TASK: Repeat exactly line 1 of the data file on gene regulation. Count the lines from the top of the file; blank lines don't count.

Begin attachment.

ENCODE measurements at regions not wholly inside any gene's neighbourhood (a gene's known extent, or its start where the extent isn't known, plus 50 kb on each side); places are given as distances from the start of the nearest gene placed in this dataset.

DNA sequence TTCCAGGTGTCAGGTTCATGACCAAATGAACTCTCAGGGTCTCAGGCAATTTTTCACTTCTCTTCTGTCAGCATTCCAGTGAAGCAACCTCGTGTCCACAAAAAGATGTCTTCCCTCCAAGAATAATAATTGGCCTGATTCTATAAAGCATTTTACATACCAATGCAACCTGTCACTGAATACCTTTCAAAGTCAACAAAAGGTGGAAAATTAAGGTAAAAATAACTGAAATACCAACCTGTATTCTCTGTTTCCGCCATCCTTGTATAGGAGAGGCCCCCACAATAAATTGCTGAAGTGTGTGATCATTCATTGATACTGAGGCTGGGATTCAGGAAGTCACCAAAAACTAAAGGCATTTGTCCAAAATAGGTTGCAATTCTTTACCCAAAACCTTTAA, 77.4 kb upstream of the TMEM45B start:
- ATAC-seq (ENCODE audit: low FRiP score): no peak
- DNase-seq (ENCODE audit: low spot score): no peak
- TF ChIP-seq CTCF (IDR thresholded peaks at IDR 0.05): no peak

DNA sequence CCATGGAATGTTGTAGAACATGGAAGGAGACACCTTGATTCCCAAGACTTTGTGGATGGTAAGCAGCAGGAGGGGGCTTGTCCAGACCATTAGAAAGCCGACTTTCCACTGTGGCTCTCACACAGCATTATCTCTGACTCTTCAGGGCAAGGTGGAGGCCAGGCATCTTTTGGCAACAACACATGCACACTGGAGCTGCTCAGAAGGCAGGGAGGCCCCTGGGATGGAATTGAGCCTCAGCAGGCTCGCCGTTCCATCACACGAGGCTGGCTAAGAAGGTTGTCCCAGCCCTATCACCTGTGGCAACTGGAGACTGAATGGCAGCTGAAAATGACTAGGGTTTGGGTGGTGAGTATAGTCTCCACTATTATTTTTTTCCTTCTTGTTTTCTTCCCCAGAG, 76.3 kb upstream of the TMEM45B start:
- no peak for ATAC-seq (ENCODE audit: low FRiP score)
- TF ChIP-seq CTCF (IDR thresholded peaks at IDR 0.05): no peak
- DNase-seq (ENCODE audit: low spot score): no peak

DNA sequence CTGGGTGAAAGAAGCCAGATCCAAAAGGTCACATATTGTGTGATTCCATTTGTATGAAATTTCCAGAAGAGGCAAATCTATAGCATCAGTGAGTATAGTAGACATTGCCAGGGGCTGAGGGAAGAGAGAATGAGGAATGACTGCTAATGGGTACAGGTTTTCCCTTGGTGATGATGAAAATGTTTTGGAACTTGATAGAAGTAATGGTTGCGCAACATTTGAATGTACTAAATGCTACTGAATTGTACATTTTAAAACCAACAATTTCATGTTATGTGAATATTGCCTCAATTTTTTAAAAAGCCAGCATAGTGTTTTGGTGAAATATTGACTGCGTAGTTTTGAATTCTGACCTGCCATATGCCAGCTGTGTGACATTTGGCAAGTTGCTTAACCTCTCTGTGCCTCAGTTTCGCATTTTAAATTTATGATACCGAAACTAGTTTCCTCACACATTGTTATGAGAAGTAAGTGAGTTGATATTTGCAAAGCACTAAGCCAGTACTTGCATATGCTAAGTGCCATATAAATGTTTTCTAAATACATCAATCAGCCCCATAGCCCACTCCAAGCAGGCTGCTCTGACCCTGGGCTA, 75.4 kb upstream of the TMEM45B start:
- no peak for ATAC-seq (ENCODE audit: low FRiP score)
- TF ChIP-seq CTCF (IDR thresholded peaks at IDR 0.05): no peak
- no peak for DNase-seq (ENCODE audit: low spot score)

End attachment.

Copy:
ENCODE measurements at regions not wholly inside any gene's neighbourhood (a gene's known extent, or its start where the extent isn't known, plus 50 kb on each side); places are given as distances from the start of the nearest gene placed in this dataset.